- Push the chicken to the side of the pan and crack eggs into the pan, scrambling with your spatula. Add a little soy sauce to the eggs to flavor them. When the eggs are cooked, add carrots, peas, rice (once it's cooked), and about a tablespoon of soy sauce. Stir well. Taste, and add more ginger, garlic, pepper, or soy sauce as desired.
Sorry, my recipes are always kind of rough. I never measure the ones I make up. Also note that these aren't the only things I'll add to my fried rice -- this is just what I made tonight. If I have spinach or green onions, I'll add those vegetables, or even broccoli. It just depends on what I have on hand.
So for my story tonight, I thought long and hard about it. I realize that my fried rice doesn't look that different from my Turkey and Rice I had on Monday. I kept staring at it, trying to come up with something new, and all I could picture was this blob of rice coming alive and walking off the plate, like something off Better Off Dead (hilarious movie, btw). Then I remembered another story about food coming alive, written/illustrated by a favorite writer of mine, Bill Waterson.
So yes, today I'm copping out and letting someone else tell my story. But you can't really complain. What's better than Calvin and Hobbes? And it actually fits with this blog anyway, because it's literature (yes, I'm calling graphic novels literature), AND it's a fantastic allusion to my all-time favorite Shakespeare play, Hamlet. Enjoy!
Come back tomorrow for another episode of Story of My Dinner! Tomorrow I'll write my own story. Maybe I'll even draw a comic strip. What do you think?
Tuesday, November 29, 2011
Brannie and her husband, Toat, sat in the wading bowl on a hot summer’s day. The pool was bustling with people, mostly children, who jostled into each other. One young tike swam past and kicked Toat in the corner.“Ow!” Toat groaned, wincing. “That kid nearly popped my air pocket!”“This is ridiculous,” Brannie complained in her high-and-mighty voice. “We’re never coming to this bowl again.”“Seriously!” said Toat. “I have never seen this place so crowded.”“And filled with floozies. Did you see how thin that woman’s cinna-stripe was? My mother never would have let me out of the house dressed like that.”“Certainly not,” Toat agreed.They fell into silence for a moment, Brannie glaring at those around her.“What’s the point of coming to a pool if you can’t even touch the milk?” said Brannie. “It’s so hot, Toat. I can feel the sugar dust on my skin.”Toat nodded. “I’ve got my bottom corner in, at least.”Brannie peered over at Toat with a calculating eye. “Is the milk clearer over there? Maybe I should scoot over.”“I’m not sure that’s the best idea, sweetie,” Toat said uncertainly, peering around him. “It’s pretty crowded.”“Nonsense,” said Brannie. She wriggled her way over to Toat, and ended up sliding on top of a toastman in leopard cinnaprint.“Hebbbeybbbbb,” the toastman said, his mouth partway in the water, where he was pinned by Brannie’s large squarish figure.“Oh, hush,” Brannie told him. She then sighed in contentment as she dipped two of her corners into the milk. “This is almost worth it.“Brannie, um, I think that toastman is drowning,” Toat said hesitantly.“He’ll be fine,” Brannie said without concern.After a moment the toastman stopped struggling in the milk. Toat looked at him nervously, waiting to see signs of life. The toastman didn’t move.Then there was the shrill tweet of a whistle and the silver lifespoon dove from her perch at the guardtower and in a quick dip scooped the toastman out of the milk and to safety. The formerly drowning toastman began to stir as the lifespoon set him on the rim of the bowl.“There, see?” Brannie said with a smile as she settled down into the milk that the toastman had previously occupied. “Everyone got what they wanted. I got the milk, the lifespoon got to go for a dip, and the toastman didn’t drown. This day is going better than I’d thought.”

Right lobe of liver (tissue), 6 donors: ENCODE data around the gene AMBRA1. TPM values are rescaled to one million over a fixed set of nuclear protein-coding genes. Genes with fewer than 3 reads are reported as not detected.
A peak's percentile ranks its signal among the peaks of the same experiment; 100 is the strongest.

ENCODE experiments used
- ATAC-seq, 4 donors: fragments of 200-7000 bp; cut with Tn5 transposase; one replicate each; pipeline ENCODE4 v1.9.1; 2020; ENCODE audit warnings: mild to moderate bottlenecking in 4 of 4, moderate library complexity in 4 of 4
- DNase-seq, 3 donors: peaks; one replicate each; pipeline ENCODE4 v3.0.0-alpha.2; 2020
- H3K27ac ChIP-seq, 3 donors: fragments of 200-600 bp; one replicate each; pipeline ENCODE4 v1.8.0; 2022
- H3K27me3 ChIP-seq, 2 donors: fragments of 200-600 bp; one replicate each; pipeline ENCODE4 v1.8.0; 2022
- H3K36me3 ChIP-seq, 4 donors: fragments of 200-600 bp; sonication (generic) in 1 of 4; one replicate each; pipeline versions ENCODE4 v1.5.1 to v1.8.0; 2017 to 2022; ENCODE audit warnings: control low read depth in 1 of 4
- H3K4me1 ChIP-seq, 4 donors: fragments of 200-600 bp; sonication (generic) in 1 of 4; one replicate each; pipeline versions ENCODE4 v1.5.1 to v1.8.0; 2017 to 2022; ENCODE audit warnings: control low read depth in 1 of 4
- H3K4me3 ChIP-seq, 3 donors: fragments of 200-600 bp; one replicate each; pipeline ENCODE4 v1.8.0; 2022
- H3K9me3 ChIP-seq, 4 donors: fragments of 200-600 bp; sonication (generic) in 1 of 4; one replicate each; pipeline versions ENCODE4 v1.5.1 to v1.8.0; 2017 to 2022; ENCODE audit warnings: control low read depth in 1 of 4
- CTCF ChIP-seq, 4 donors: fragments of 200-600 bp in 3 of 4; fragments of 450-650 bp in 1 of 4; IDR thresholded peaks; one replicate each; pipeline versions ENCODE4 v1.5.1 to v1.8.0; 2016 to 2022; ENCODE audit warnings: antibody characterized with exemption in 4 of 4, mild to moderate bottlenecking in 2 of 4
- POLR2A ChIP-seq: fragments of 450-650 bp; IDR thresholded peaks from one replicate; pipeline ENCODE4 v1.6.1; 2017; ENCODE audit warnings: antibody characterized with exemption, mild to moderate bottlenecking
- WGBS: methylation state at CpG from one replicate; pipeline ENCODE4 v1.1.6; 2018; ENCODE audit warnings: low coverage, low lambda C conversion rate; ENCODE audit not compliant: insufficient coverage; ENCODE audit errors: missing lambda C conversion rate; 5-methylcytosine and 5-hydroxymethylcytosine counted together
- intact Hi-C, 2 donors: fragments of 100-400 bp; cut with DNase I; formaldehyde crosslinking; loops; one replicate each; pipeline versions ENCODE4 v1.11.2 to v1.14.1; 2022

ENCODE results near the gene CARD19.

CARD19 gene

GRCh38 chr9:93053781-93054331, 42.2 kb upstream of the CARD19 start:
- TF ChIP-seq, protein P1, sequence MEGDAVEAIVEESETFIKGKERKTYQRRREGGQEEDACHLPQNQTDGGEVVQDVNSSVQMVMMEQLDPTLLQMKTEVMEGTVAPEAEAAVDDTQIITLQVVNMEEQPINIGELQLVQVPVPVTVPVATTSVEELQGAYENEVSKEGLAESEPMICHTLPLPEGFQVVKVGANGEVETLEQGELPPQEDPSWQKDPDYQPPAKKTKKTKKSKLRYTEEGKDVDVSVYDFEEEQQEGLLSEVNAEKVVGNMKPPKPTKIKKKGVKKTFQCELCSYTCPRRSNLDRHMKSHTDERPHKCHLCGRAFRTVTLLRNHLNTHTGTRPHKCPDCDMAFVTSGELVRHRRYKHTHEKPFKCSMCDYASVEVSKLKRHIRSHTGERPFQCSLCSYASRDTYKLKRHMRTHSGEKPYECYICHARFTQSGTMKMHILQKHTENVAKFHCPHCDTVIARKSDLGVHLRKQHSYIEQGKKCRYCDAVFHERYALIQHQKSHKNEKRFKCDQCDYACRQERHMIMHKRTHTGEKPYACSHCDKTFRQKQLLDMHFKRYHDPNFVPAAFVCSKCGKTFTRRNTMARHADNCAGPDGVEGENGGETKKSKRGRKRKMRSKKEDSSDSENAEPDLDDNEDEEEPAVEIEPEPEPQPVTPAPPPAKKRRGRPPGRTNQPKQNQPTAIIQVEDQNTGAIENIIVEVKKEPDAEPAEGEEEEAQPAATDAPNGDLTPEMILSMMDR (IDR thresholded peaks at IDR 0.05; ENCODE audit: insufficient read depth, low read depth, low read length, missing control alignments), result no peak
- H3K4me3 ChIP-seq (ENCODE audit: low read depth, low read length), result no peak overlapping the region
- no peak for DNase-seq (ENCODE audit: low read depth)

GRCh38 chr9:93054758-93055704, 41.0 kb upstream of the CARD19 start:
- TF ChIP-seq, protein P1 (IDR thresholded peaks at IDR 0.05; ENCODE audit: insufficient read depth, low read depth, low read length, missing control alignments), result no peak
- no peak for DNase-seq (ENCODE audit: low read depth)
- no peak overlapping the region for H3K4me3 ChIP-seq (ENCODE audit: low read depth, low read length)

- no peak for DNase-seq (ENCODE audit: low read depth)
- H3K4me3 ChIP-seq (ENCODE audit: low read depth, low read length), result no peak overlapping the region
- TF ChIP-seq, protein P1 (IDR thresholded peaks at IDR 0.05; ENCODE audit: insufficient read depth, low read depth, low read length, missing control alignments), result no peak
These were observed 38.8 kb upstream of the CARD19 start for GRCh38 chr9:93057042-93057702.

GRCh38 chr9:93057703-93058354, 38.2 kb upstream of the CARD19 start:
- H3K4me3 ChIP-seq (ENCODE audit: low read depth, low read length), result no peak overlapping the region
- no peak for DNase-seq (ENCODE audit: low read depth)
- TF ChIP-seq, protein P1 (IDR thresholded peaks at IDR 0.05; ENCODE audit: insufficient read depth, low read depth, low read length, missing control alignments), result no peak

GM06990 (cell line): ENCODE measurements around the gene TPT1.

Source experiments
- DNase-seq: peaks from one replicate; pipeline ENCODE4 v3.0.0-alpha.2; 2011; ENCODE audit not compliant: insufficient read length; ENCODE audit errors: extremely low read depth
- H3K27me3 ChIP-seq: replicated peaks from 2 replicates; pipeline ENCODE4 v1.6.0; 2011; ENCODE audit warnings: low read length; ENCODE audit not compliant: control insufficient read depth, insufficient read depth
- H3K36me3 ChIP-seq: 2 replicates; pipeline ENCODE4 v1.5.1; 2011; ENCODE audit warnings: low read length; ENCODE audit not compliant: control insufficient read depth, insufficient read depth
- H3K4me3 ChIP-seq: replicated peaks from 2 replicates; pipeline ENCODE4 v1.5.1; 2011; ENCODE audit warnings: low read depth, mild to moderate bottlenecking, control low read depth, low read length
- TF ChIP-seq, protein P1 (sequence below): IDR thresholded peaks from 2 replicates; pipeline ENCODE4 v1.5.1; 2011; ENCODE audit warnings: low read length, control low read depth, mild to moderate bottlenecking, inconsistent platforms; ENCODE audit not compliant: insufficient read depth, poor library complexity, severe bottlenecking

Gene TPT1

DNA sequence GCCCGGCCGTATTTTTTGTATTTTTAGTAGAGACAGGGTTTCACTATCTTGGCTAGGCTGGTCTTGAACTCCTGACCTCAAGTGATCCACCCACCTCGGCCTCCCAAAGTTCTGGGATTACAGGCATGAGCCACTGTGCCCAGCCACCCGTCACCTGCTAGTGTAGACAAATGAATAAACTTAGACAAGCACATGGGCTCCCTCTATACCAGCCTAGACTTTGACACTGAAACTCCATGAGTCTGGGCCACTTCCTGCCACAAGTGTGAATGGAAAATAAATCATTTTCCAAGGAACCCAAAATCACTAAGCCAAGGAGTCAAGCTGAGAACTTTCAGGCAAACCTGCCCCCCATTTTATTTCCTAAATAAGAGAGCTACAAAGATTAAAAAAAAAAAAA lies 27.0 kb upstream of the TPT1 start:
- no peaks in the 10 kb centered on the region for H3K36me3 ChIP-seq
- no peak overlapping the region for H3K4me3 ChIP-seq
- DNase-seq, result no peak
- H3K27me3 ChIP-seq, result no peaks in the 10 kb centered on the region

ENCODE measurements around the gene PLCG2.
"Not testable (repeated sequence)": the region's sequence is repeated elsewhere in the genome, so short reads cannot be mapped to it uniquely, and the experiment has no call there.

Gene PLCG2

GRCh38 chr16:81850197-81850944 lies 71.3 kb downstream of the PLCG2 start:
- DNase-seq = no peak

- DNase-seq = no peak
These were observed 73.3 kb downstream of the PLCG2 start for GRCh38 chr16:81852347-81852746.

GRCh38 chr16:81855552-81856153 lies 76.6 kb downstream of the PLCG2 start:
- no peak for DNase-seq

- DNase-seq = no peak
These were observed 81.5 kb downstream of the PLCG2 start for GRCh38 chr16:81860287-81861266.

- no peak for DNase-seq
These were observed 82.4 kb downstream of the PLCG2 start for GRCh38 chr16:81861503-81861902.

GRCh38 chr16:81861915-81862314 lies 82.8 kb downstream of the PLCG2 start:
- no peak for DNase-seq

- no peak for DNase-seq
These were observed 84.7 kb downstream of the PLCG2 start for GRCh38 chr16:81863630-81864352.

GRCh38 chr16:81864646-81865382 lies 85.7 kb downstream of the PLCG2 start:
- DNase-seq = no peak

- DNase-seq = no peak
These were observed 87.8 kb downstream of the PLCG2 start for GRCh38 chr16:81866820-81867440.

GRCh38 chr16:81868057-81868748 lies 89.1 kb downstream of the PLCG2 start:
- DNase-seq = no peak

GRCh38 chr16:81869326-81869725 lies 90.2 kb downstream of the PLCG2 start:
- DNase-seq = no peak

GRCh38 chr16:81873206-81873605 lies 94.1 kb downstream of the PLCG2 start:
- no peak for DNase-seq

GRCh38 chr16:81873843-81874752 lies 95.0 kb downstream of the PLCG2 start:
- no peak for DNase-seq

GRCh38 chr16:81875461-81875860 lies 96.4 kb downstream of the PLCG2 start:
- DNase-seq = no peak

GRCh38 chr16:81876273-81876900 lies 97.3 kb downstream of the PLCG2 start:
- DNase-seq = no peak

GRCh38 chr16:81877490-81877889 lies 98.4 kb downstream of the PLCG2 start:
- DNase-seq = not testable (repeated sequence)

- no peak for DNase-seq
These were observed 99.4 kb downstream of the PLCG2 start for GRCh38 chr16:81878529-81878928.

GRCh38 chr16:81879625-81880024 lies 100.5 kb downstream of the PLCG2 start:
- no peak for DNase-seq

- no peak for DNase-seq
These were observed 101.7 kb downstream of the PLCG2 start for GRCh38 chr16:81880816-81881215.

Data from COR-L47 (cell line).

Monday, November 28, 2011
Rice to the OccasionPeawee struggled to raise himself from the mulch of gooey rice that had enveloped him. The thick substance was as firm as cement, yet he continued to struggle. He didn’t know how long it had been since the devastating tidal wave of cooked grain had washed over his family’s home. A minute? An hour? Days? All he remembered was the crushing blow as the wave plowed over him, and the searing heat as he struggled to free himself from it. Now that things had settled, he only wanted to find his beloved. Had she drowned in the wave? Had she been crushed by turkey debris? He shuddered at the thought.In the stillness of the wasteland that was once his home, he heard a muffled cry. It had to be her! She was alive! With renewed determination, he wriggled to free himself.“Sweetpea!” he cried when he was finally free enough to call out. “Sweatpea, I’m coming!”Unfortunately, from his stranded position, Peawee did not see the barbaric carrot lying in wait below, watching. As Peawee freed himself, the carrot pounced, and Peawee was flattened into a casserolic oblivion.
In case you couldn't tell, this makes a TON of rice. I froze about half of it into individual servings, so now if I ever don't feel like cooking dinner, I can thaw out one of the bags and voila! A balanced meal.
Okay, that's that. Join me tomorrow for Story of My Dinner: Episode 2!